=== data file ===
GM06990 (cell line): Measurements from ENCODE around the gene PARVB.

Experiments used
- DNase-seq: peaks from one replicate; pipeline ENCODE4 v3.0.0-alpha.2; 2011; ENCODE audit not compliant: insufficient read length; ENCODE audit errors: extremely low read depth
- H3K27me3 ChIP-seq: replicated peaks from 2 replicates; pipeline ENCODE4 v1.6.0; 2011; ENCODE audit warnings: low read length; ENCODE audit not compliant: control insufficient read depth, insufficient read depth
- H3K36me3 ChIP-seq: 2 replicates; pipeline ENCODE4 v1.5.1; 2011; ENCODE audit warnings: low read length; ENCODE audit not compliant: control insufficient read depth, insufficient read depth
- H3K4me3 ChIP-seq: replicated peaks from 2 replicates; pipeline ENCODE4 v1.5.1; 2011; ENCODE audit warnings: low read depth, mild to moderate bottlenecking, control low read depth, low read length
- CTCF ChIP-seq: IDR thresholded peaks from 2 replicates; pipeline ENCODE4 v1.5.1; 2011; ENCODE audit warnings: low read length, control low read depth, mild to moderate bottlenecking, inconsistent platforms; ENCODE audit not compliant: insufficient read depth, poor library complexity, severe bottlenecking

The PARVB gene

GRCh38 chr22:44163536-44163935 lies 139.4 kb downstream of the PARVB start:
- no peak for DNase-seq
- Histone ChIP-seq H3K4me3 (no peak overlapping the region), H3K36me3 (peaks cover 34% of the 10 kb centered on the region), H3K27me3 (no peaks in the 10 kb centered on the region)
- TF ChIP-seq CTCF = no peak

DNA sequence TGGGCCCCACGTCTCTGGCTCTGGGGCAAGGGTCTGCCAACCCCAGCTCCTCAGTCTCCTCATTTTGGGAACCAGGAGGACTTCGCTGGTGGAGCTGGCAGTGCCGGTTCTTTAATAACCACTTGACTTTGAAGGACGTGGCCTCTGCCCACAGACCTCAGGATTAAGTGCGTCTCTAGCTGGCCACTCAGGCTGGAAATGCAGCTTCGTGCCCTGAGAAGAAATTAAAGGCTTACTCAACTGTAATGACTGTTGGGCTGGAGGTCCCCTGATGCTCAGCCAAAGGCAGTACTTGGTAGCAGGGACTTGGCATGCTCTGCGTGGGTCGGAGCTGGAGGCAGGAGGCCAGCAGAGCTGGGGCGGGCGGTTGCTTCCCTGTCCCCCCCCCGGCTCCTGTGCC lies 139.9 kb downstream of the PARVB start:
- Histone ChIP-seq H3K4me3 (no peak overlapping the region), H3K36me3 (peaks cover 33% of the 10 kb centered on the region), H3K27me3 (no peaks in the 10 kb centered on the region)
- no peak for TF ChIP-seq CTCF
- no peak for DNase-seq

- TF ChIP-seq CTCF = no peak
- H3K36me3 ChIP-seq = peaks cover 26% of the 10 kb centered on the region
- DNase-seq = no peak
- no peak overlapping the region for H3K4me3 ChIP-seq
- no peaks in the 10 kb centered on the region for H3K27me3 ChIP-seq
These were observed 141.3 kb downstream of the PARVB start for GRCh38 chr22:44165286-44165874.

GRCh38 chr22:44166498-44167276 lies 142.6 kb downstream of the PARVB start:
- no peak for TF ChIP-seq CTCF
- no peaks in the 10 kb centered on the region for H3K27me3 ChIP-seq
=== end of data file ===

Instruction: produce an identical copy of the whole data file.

GM06990 (cell line): Measurements from ENCODE around the gene PARVB.

Experiments used
- DNase-seq: peaks from one replicate; pipeline ENCODE4 v3.0.0-alpha.2; 2011; ENCODE audit not compliant: insufficient read length; ENCODE audit errors: extremely low read depth
- H3K27me3 ChIP-seq: replicated peaks from 2 replicates; pipeline ENCODE4 v1.6.0; 2011; ENCODE audit warnings: low read length; ENCODE audit not compliant: control insufficient read depth, insufficient read depth
- H3K36me3 ChIP-seq: 2 replicates; pipeline ENCODE4 v1.5.1; 2011; ENCODE audit warnings: low read length; ENCODE audit not compliant: control insufficient read depth, insufficient read depth
- H3K4me3 ChIP-seq: replicated peaks from 2 replicates; pipeline ENCODE4 v1.5.1; 2011; ENCODE audit warnings: low read depth, mild to moderate bottlenecking, control low read depth, low read length
- CTCF ChIP-seq: IDR thresholded peaks from 2 replicates; pipeline ENCODE4 v1.5.1; 2011; ENCODE audit warnings: low read length, control low read depth, mild to moderate bottlenecking, inconsistent platforms; ENCODE audit not compliant: insufficient read depth, poor library complexity, severe bottlenecking

The PARVB gene

GRCh38 chr22:44163536-44163935 lies 139.4 kb downstream of the PARVB start:
- no peak for DNase-seq
- Histone ChIP-seq H3K4me3 (no peak overlapping the region), H3K36me3 (peaks cover 34% of the 10 kb centered on the region), H3K27me3 (no peaks in the 10 kb centered on the region)
- TF ChIP-seq CTCF = no peak

DNA sequence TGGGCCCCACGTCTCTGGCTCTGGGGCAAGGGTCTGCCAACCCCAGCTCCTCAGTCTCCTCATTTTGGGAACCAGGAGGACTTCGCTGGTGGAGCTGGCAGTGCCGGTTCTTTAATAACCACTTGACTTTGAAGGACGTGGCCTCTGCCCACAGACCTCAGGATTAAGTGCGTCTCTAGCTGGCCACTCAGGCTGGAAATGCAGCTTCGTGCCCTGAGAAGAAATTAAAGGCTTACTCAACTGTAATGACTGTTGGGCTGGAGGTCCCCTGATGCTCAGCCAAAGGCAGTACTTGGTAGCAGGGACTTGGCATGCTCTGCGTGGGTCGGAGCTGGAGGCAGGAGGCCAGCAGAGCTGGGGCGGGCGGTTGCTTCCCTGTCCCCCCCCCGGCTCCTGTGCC lies 139.9 kb downstream of the PARVB start:
- Histone ChIP-seq H3K4me3 (no peak overlapping the region), H3K36me3 (peaks cover 33% of the 10 kb centered on the region), H3K27me3 (no peaks in the 10 kb centered on the region)
- no peak for TF ChIP-seq CTCF
- no peak for DNase-seq

- TF ChIP-seq CTCF = no peak
- H3K36me3 ChIP-seq = peaks cover 26% of the 10 kb centered on the region
- DNase-seq = no peak
- no peak overlapping the region for H3K4me3 ChIP-seq
- no peaks in the 10 kb centered on the region for H3K27me3 ChIP-seq
These were observed 141.3 kb downstream of the PARVB start for GRCh38 chr22:44165286-44165874.

GRCh38 chr22:44166498-44167276 lies 142.6 kb downstream of the PARVB start:
- no peak for TF ChIP-seq CTCF
- no peaks in the 10 kb centered on the region for H3K27me3 ChIP-seq